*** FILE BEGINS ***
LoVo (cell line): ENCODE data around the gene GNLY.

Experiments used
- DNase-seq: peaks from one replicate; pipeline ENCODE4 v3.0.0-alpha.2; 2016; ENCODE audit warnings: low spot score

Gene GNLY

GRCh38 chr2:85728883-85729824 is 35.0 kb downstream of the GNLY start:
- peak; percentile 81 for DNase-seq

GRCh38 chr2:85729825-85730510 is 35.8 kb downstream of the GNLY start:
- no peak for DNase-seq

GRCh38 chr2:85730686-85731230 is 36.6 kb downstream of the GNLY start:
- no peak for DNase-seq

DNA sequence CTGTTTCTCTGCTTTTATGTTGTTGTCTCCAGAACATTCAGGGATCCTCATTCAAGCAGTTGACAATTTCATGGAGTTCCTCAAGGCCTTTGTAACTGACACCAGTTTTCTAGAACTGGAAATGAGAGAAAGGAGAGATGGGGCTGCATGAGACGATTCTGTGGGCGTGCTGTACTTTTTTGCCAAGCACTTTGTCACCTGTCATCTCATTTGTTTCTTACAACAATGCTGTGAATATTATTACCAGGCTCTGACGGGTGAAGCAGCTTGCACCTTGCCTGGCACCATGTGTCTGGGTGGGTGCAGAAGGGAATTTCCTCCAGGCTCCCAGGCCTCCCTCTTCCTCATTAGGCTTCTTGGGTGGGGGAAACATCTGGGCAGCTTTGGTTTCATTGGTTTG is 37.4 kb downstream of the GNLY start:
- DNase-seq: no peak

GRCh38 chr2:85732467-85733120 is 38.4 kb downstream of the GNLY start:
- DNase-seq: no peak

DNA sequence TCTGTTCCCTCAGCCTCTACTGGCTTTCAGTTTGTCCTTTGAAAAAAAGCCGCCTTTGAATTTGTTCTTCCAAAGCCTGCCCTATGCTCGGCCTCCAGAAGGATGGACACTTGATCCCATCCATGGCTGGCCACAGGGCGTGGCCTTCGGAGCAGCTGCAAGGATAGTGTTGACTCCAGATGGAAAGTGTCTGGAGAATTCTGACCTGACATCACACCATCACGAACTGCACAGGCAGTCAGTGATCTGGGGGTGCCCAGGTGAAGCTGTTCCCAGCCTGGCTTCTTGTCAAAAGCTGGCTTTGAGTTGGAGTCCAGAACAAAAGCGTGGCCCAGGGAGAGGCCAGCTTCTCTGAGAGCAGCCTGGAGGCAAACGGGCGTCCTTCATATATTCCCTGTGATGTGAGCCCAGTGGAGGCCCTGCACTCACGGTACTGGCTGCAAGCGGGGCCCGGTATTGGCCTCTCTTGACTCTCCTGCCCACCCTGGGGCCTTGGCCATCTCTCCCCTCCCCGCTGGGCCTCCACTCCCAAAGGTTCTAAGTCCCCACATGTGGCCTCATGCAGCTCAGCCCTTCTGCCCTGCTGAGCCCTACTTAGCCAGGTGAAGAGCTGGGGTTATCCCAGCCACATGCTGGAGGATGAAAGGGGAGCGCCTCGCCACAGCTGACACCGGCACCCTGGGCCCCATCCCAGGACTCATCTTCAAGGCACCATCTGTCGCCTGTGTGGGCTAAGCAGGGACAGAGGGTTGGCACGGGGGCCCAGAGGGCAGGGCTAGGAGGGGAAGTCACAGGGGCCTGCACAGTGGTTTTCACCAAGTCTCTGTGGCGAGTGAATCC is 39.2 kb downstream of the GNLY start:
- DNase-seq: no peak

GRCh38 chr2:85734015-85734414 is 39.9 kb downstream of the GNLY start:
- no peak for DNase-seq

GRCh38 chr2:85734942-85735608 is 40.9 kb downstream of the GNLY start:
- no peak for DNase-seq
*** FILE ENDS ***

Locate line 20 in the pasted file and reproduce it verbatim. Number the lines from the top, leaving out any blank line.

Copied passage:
- no peak for DNase-seq